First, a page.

- Set up the Violence Reduction Challenge, which has brought together all of the statutory agencies in the county with local charities to discuss and plan further interventions to prevent, engage and rehabilitate
- Continued to protect funding for youth offending teams and drug and alcohol action teams
- Boosted funding for community safety partnerships by 10% so that they can offer more responses locally, which they are doing through Restore, Reform, Respect, Excelsior, St Giles Trust and others. You can read more about this here: http://matthewscott.org.uk/wp-content/uploads/2019/03/Copy-of-Knife-Gang-Crime-Funding.xlsx
- Through my victims fund, provided counselling and support for victims of violent crime in Kent
- Funding diversionary work by Youth Resilience CIC, Thanet Community Development Trust, Folkestone Youth Project, Tables Turned and the Pipeline Youth Initiative
Working together with Kent Police, the Chief Constable and I have also been doing the following.
- An ongoing Operation Eminent campaign which is taking dozens of violence criminals and drug dealers off of our streets, as well as weapons and drugs
- Investing in 450 more Police Officers by 2020, which will include more visible policing and greater capacity for investigations
- Supporting Operation Sceptre – the national Policing campaign to target known carriers, provide knife amnesty bins and undertake targeted campaigns
- Setting up Youth Engagement roles – 20 PCSOs who work with schools and young people on prevention, engagement and education
- The Chief Constable’s Control Strategy recognises violence as a operational priority and has also put together a serious violence strategy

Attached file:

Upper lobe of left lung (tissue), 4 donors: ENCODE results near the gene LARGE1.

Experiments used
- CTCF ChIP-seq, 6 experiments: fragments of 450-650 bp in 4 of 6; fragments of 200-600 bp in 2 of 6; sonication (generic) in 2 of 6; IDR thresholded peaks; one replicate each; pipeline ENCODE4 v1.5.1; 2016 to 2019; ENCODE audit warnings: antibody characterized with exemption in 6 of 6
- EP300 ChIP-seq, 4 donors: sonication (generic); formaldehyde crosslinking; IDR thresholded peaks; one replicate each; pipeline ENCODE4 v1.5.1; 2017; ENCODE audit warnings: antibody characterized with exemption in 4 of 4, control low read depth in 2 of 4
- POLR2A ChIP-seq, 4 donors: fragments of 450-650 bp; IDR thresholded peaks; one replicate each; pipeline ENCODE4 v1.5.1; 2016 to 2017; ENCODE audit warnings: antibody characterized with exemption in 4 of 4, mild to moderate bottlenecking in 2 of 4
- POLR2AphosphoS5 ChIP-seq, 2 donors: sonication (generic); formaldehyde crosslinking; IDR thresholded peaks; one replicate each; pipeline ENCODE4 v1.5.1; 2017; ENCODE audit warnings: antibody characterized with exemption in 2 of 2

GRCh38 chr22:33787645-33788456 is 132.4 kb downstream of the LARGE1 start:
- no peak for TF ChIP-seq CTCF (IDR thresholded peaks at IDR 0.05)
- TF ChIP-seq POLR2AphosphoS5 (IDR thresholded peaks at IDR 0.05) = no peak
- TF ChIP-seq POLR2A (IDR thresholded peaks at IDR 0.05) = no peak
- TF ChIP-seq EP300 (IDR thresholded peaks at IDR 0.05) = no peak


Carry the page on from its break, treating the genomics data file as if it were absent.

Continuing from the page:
- Supporting Operation Jump, which is an Ashford Police led project which has seen knife crime talks in all schools and Cadets giving out leaflets in town centres
- Using the extra Police Officers, the Chief Constable has set up a Crime Squad of Constables and Detectives to target violent and persistent offenders
- Set up Operation Raptor teams, who are Officers dedicated to tackling gangs and county lines across the county
- The Chief Constable’s Missing Child and Exploitation Team has seen a vast reduction in the amount of time that some children have been going missing (64%) and engaging with them to reduce the risk of exploitation
There is still some more work to do. I am reassured following my meeting with him yesterday that the Deputy Chief Constable is refreshing the Force’s approach to knife crime, to ensure that it remains effective given the challenges we face, and that Kent Police continues to bear down on the most violent. Recommendations from my Violence Reduction Challenge will also be published soon.
You can find out more about what Conservative Police and Crime Commissioners are doing on this issue nationally here: http://matthewscott.org.uk/wp-content/uploads/2019/03/tackling-violence.pdf
You can listen to my interview on Radio Kent on this matter at the 1:49:40 mark here: https://www.bbc.co.uk/sounds/play/p070xjh3